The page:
Imagine paying a mortgage on a house for a full year before you are allowed to move in. Imagine paying tuition at a university for a full year before you are allowed to enroll in classes. These things are outrageous. They would not happen–because they are so clearly thieving. In what other industry would it be acceptable to pay for a service and then to not receive it? It is acceptable in the healthcare industry only because we have allowed it to be so. “Obamacare” is the first step to Americans actually getting service that they have paid for. It is setting a corrupt market right. A market that should not exist in the first place. Healthcare should not be a business. However, right now, in the “best country in the world,” it is. So we must fix it.

To properly manage my epilepsy, I must go one of two routes: The first, and the easiest is to go on medication. I need health insurance for this. I need a job for both of these. The second: to prevent seizures without medication, I must keep stress at the lowest level possible. Ten or eleven hours of sleep a night is a must. I can manage with nine, but ten would be ideal. Why? Stress and sleep deprivation are the two things that trigger my epilepsy. It’s hard work, and takes a lot of thought, balance, effort, and planning to achieve those things, and even so, I still may have a seizure every now and then. So far, I’ve been unsuccessful. Getting ten hours of sleep a night and still being able to accomplish things are impossible. Throw in a need to be low-stress, and it is a laughable endeavor.

I pay my taxes. I pay my insurance premiums. I deserve to get what I paid for. I’m not “an epileptic.” I’m a human being. I’m trying to earn my place in a devastated economy. I want no handouts. I want to work. The only job that the health care bill will “crush” is mine if it’s repealed. Take away my access to healthcare, you take away my ability to work.

No Disablism After Yesterday’s Violence, Please.

Trigger warning for discussion of violence and disablism.

What Jared Loughner did is reprehensible. No one will dispute that. We struggle to understand why people do such things. We can’t. Taking someone’s life, the lives of several people, including a child, for no apparent reason is unfathomable. What we must not do is, in our attempt to explain and understand, dismiss Loughner as mentally ill. It serves no purpose. It is an (not-so) intellectual shortcut, one that only gets us lost, and harms millions of people and children that are differently abled.

I will not speculate on Loughner’s health. I will not dismiss his actions by calling him “crazy,” a “nutjob,” or “mentally ill.”

His actions, however, have reminded us of the consequences of hatred and bigotry. No matter what that hatred is based off of, it is dangerous to hate. Hatred kills. Yesterday, it killed several people, including a nine year old child. Let’s not channel that hatred to those who are differently abled. Making that assumption, that Loughner was differently-abled, and that his disability caused him to hate and to kill, does not satisfy our need to understand. It will not address the problems in our society; it only shifts that hate from one group to another.

I mourn for the loss of Christina Green, of Gabe Zimmerman, of Dorothy Morris, of Dorwin Stoddard, of Phyllis Schneck, and of John Roll. I mourn for their families, their friends, and their loved ones. I mourn for Gabrielle Giffords, and all of the other unnamed others who were injured. I mourn also for all those who are differently-abled, who will now be looked on with suspicion because of Jared Loughner’s actions. I hope that, by reading this post, you will now not be one of those.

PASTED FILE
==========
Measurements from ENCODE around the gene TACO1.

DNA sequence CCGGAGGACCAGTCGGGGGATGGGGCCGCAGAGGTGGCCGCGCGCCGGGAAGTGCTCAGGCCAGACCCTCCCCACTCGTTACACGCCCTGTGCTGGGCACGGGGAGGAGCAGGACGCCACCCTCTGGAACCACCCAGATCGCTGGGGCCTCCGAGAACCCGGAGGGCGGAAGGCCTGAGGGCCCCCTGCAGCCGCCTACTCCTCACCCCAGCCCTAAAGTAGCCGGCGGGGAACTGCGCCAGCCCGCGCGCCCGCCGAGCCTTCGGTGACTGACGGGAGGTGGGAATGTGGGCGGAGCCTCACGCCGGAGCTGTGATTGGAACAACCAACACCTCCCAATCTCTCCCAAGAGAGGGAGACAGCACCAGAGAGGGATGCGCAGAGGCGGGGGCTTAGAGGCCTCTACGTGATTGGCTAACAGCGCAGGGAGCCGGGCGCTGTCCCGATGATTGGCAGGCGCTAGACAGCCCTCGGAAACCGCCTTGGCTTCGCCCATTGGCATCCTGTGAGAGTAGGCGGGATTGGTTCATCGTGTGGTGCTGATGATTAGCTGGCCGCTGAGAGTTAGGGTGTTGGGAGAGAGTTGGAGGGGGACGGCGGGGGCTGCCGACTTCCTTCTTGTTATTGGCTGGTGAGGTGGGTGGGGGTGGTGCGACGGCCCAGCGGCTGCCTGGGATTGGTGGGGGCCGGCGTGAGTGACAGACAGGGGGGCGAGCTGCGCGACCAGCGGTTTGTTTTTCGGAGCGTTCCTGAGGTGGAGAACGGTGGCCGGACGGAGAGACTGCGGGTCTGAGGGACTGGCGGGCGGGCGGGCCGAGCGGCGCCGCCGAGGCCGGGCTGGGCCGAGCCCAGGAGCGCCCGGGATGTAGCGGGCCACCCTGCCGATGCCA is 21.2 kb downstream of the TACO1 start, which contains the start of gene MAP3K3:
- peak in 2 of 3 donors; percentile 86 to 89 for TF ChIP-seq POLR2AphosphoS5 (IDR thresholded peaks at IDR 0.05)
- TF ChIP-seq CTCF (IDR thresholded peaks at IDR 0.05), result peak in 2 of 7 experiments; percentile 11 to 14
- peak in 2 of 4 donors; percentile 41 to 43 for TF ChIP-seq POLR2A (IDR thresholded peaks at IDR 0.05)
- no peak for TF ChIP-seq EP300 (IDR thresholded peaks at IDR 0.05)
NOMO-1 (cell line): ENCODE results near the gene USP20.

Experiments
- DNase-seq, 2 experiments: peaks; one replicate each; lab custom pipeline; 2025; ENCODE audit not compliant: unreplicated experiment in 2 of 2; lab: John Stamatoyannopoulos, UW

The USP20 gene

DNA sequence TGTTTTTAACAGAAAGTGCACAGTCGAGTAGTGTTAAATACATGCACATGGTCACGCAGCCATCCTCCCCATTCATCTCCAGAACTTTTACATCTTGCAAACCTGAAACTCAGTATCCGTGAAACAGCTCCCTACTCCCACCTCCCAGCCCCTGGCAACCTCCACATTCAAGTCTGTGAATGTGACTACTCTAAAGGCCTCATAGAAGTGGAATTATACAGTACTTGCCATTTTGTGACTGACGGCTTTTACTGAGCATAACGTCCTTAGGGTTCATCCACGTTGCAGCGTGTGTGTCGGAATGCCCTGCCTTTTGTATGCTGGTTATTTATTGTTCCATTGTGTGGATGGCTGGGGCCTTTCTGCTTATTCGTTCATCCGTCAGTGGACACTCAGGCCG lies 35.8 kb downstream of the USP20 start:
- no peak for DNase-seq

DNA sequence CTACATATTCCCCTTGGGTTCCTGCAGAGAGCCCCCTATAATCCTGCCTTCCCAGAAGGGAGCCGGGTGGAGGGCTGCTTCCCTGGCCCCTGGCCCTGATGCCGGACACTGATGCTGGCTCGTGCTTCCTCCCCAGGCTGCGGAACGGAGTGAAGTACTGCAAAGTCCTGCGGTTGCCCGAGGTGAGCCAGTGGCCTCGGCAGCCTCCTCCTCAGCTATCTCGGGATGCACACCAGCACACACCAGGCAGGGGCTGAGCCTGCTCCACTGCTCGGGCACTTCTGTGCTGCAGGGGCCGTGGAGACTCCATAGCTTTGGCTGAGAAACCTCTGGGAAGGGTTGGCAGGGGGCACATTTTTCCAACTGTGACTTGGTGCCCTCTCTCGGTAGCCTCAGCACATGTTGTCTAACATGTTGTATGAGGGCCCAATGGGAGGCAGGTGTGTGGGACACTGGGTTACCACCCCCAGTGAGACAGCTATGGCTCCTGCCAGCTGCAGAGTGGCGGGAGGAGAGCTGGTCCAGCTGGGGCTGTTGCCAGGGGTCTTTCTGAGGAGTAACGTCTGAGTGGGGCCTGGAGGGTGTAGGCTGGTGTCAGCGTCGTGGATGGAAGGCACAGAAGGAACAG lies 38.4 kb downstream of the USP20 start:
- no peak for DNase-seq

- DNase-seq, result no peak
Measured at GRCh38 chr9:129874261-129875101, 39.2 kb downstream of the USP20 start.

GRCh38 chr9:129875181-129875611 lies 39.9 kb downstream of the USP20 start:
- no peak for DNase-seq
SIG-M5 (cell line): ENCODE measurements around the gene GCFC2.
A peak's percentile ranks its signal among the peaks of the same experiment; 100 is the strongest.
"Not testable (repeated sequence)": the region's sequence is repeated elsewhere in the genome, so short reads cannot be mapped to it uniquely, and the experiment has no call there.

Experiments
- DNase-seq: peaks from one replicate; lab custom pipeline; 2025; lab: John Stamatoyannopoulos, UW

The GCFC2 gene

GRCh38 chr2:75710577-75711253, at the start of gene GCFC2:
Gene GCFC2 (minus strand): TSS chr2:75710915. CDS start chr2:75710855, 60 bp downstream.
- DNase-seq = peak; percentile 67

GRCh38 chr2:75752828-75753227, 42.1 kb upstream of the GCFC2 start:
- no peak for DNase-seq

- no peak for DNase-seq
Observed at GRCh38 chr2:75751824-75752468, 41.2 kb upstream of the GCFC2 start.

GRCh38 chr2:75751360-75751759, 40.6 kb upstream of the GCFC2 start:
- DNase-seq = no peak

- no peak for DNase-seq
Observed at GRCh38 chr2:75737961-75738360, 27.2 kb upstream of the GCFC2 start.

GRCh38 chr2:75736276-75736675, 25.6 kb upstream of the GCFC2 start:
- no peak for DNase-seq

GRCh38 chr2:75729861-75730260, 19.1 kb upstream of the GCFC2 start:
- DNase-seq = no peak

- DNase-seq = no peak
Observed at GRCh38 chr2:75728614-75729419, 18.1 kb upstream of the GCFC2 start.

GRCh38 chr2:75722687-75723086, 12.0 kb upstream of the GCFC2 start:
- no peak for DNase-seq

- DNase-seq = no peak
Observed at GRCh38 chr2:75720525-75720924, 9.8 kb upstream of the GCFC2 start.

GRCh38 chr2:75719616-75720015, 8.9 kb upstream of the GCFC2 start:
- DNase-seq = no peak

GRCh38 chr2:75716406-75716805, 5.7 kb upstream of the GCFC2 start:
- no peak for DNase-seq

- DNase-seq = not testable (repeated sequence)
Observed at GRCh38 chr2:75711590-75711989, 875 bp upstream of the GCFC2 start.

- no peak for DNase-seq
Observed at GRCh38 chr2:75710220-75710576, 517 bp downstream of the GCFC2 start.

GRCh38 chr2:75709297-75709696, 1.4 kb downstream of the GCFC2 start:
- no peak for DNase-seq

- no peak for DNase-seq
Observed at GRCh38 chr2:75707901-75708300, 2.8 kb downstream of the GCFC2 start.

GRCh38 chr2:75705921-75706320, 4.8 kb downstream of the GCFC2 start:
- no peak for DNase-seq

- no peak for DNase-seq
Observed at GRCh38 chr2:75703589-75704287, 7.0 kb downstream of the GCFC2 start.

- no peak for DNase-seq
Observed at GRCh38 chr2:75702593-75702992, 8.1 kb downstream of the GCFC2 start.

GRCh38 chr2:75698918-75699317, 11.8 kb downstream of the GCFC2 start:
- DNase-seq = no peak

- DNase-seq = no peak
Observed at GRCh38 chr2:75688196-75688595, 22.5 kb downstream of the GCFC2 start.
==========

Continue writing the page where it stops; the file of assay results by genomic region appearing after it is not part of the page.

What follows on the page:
I do not name the titles, stations, or ages of those killed yesterday, because I feel that, now as much as ever, we must remind ourselves that we are all people–all human beings deserving of respect, empathy, and love. We are who we are, and unfortunately our differences are more often degenerated and hated, rather than celebrated and loved. John, Christina, Gabe, Dorothy, Phyllis, and Dorwin are not faceless beings. These are people, and they are people that we lost to hatred yesterday. No more.

Crossposted at Local Voices.

Senate Debating Filibuster Reform Now.

Right now, the Senate is debating on the filibuster reform. The debate is being aired on C-Span 2. This article, posted on the New York Times late last night, summarizes the current situation.

On C-Span, the Republicans are framing this as a tactic to suppress the rights of the minority. This is not so. I have linked again and again to the proposal being debated. It does nothing to suppress the minority, whoever they may be, in the Senate. The proposal requires 10 Senators to filibuster, their names to be public, and objecting Senators to remain on the floor. When no one is on the floor, the filibuster ends, and the chamber is allowed to proceed. It eliminates the ability for a Senator to filibuster a motion to proceed–which means that under current rules, a single, anonymous Senator may object to debate. It also suggests an expedited process for nomination, and ends the segregation by party in the chamber.

Read it for yourself. This does not, by any means, suppress the rights of the minority. It simply requires accountability. It eliminates the ability of a single, anonymous Senator to prevent debate on legislation. It requires more than one, single, anonymous Senator to filibuster a bill. It allows those Senators to filibuster as long as they wish–so long as they can hold the floor. If they no longer wish to speak to the body, the filibuster ends, so Senators cannot object, then traipse home for a holiday. It requires effort on the part of objecting Senators, and that is what Republicans are objecting to.

Proposed Changes in the House of Representatives.

It has come to my attention that Speaker-elect, John Boehner, has also proposed changes, but to the House of Representatives rather than the Senate. Below is the summary of changes that Boehner would like to make, from the New York Times:

Mr. Boehner seeks to do away with large omnibus spending bills, preferring to break them into smaller bills, and to allow for more amendments on bills generally, and more extensive debate.